Thursday, March 19, 2009

Boston Dynamics Big Dog

every now and then, I'll feature robotic items on this blog (because I'm interested in technology and stuff) and even though this one's the most obviously military robot I've ever featured it's also one of the more interesting problem-reaction-solution demonstrations I've seen in recent years.

But what is it? That's what you're thinking, right? It used to be called the Donkey Robot. But it's actually called Boston Dynamics Big Dog and it's a totally self-sufficient pack animal that can carry up to 340 lbs across snow, ice, rubble, mud, oil, corpses, blood and all'a that good stuff you find in war.

The Big Dog would work great in a pseudo-Gaza/Bosnian urban environment, give it some heat-seeking tracker ability and a good set of guns'n'ammo and you got yourself a cyborg killing donkey. Imagine the comical battlefield reload scenario of one robot donkey mounting another robot donkey from behind, a great big pneumatic ammo arm disgorging from the blood slaked undercarriage and drilling yards of split-tip ammo into a rearward facing portal. Nice work, you murderin' bastards.

Additionally, as you'll see from the ROBOTICS SECTION of the Boston Dynamics website, all those Eugenics apocalypse sci-fi polemics aren't that far off in the future. You got your crawly spider Rise famous from Philip K Dick short stories and you got your Aibo-style Little Dog and your crawling around on the battlefield creepy crawly rHex. It's looking mighty gloomy for the common foot soldier, especially as the New World Order just designated YOU THE PEOPLE as the enemy.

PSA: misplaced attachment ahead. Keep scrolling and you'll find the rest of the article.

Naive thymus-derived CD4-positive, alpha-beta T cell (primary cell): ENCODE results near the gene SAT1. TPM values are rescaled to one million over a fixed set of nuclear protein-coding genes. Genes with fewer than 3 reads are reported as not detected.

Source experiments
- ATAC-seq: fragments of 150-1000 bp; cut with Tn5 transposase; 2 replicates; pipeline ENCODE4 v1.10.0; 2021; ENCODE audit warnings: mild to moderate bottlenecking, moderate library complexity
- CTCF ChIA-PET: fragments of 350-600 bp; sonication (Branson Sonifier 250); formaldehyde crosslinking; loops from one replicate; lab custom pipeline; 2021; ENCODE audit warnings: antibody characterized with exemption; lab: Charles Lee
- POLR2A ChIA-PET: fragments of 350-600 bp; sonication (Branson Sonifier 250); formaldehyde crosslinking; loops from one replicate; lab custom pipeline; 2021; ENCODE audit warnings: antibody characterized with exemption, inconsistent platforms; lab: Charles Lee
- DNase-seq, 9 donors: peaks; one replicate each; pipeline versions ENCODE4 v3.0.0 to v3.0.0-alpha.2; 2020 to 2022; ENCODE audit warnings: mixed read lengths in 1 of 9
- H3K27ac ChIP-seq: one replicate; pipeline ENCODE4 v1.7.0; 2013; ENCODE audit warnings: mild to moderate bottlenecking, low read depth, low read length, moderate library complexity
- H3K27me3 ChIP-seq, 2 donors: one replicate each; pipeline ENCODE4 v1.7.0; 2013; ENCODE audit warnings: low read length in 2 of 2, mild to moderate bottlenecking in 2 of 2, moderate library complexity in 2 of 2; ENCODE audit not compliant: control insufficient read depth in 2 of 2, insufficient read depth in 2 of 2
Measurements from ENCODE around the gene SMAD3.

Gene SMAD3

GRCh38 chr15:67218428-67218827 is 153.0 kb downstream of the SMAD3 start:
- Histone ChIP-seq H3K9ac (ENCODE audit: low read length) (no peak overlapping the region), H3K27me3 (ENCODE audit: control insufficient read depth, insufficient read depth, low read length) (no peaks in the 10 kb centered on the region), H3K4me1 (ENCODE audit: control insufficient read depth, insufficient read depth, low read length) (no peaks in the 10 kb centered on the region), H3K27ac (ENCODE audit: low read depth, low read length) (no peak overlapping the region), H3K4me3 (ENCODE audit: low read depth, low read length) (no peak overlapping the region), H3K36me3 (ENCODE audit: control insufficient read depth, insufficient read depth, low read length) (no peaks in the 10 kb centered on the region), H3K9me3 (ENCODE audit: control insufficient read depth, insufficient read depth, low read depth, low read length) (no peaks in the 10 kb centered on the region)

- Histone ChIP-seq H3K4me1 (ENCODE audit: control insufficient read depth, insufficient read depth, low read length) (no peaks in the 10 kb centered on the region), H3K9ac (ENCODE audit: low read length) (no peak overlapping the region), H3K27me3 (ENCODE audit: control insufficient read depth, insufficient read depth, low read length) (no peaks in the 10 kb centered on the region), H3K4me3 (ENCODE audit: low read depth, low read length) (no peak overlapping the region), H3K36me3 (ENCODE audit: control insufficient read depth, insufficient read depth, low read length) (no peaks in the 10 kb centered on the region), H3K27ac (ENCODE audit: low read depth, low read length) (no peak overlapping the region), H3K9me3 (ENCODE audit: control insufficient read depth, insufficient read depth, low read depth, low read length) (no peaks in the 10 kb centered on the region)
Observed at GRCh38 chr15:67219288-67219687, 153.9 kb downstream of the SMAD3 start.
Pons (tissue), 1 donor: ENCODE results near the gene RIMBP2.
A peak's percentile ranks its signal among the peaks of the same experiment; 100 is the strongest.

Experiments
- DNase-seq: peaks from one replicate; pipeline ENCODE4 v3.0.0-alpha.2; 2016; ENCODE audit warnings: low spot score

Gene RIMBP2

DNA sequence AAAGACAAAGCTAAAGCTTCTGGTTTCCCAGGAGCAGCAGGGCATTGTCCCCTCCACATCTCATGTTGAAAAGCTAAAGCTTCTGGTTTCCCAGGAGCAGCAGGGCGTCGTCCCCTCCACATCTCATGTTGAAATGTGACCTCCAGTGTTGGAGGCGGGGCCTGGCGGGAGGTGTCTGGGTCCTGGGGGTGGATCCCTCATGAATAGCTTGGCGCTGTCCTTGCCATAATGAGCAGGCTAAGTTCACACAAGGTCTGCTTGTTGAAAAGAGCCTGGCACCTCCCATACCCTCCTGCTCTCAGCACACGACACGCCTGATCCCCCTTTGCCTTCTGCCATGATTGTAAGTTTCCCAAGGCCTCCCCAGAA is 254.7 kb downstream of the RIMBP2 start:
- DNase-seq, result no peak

UPDATE 1: Big Dog has just been deployed in Afghanistan.

UPDATE 2: I was watching this second Big Dog video for a while going, "Wow, they've really cracked the 'making the legs look real' algorythm."


Heroinhead said...

Mike, pop across to my site it may interest you.

Take care Shane.

Mike Philbin said...

sorry to hear about your dad, and good luck with your heroin lifestyle.

what that has to do with robot killer donkeys, I may never know